According to the UN health agency, the tobacco industry’s approach has resulted in increased use of e-cigarettes, with nine out of 10 smokers starting before the age of 18 – and some as early as 11.
“Considering that children spend nearly one-third of their waking hours in school, and much of the peer pressure they encounter occurs within these educational environments, schools play a pivotal role,” WHO said.
Although smoking has continued to decline among European teens, WHO reported that there has been a rise in novel and emerging tobacco and nicotine products – including electronic cigarettes.
“If we do not take urgent action now, we risk seeing the next generation of tobacco and nicotine users recruited through tobacco industries’ unethical practices,” said Dr. Hans Henri Kluge, Regional Director for WHO European Region.
“Whether sitting in class, playing games outside or waiting at the school bus stop, we must protect young people from deadly second-hand smoke and toxic e-cigarette emissions as well as ads promoting these products,” said Dr. Ruediger Krech, WHO Director of Health Promotion.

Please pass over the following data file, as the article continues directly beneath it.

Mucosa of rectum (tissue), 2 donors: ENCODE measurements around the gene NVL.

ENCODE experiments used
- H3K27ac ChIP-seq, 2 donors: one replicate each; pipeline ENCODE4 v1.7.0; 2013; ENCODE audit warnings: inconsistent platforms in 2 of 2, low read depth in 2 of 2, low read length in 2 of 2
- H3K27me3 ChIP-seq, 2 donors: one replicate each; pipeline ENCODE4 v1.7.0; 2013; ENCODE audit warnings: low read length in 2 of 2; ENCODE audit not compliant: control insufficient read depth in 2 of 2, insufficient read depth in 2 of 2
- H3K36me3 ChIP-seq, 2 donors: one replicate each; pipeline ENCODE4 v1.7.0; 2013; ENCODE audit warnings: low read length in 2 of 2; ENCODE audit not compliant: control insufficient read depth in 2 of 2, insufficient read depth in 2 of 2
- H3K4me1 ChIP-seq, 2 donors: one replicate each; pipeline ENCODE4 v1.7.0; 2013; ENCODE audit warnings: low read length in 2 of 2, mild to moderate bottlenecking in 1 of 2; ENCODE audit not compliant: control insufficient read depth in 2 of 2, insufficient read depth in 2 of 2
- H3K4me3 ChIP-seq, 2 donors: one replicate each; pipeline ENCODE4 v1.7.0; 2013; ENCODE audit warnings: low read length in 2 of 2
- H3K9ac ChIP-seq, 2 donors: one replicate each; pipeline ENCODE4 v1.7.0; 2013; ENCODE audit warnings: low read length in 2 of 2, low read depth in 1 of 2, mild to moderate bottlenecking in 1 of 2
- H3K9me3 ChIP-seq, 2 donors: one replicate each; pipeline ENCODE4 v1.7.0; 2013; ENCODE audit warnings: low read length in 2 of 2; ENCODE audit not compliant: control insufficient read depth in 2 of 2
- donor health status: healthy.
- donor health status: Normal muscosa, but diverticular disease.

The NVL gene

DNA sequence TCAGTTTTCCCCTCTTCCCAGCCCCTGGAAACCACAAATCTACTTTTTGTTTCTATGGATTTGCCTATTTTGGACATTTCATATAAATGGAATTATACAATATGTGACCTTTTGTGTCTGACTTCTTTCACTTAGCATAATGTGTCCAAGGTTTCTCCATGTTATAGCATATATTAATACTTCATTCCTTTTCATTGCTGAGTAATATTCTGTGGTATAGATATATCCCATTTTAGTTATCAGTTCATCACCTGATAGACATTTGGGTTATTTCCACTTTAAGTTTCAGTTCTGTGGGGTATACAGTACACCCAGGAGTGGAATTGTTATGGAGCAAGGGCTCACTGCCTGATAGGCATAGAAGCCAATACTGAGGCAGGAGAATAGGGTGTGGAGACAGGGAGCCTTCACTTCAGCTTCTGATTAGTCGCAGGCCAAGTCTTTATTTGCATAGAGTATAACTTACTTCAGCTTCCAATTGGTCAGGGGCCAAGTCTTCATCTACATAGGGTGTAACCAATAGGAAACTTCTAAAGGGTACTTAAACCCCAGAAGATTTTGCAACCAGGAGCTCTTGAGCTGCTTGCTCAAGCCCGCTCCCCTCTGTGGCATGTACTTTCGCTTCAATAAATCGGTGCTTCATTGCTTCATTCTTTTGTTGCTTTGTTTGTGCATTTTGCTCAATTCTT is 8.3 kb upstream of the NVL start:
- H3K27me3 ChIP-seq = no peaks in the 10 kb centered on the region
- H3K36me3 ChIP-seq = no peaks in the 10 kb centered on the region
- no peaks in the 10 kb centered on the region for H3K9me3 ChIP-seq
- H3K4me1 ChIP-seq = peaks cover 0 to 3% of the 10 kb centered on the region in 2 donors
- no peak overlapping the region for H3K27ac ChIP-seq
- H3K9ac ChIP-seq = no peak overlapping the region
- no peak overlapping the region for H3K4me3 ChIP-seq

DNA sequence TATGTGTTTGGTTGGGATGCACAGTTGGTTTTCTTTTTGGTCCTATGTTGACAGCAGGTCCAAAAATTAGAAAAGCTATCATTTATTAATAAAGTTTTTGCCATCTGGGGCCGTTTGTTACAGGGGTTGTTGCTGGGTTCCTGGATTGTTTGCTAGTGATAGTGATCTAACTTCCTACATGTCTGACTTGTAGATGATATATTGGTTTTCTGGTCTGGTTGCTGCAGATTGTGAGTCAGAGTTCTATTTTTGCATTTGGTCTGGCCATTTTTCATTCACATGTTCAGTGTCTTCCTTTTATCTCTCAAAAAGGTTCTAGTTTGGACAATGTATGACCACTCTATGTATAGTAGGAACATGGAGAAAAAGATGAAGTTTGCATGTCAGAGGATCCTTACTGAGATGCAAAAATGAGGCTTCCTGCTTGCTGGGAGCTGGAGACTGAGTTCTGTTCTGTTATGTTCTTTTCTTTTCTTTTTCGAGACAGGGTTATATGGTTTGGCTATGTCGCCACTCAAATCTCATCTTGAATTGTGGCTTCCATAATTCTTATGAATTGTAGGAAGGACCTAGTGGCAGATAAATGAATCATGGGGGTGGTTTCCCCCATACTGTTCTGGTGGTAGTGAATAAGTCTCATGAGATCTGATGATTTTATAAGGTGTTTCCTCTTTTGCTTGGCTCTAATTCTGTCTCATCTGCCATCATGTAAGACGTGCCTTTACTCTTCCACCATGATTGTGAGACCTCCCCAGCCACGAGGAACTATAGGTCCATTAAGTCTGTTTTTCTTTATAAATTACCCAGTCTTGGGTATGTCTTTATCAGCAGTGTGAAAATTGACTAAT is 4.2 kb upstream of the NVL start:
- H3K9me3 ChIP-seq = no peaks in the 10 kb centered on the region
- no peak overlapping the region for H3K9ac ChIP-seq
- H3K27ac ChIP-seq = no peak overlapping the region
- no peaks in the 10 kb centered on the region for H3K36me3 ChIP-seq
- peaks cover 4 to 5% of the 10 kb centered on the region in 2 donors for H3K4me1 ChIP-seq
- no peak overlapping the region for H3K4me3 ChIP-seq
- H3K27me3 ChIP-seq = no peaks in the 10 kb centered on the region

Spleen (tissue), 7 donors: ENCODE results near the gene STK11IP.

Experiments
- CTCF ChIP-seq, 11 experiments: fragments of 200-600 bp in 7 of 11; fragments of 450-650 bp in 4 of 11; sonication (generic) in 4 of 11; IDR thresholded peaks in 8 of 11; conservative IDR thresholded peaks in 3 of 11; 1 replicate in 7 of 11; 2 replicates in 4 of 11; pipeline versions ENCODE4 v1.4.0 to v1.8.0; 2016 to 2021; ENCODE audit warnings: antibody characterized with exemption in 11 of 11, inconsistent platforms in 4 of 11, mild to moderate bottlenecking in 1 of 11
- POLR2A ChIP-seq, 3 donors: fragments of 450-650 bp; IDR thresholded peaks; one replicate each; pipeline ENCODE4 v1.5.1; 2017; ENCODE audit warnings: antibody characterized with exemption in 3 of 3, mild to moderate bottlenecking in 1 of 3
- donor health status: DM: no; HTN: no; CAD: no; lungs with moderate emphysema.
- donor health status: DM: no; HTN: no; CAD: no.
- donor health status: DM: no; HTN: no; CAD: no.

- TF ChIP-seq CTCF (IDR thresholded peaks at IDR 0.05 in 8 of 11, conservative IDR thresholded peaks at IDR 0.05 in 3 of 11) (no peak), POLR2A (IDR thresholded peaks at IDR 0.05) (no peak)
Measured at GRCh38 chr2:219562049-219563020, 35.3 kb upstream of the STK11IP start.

Speaking to journalists in Geneva, WHO medical officer Dr Kerstin Schotte warned that tobacco kills “eight million people every year, or one person every four seconds”.
Meanwhile, 1.3 million people who die from tobacco smoke don’t even use the product themselves but breathe in second-hand smoke.
Dr Schotte noted that “half of the world’s children breathe tobacco polluted air and as a consequence, 51,000 children die every year due to exposure to tobacco smoke”.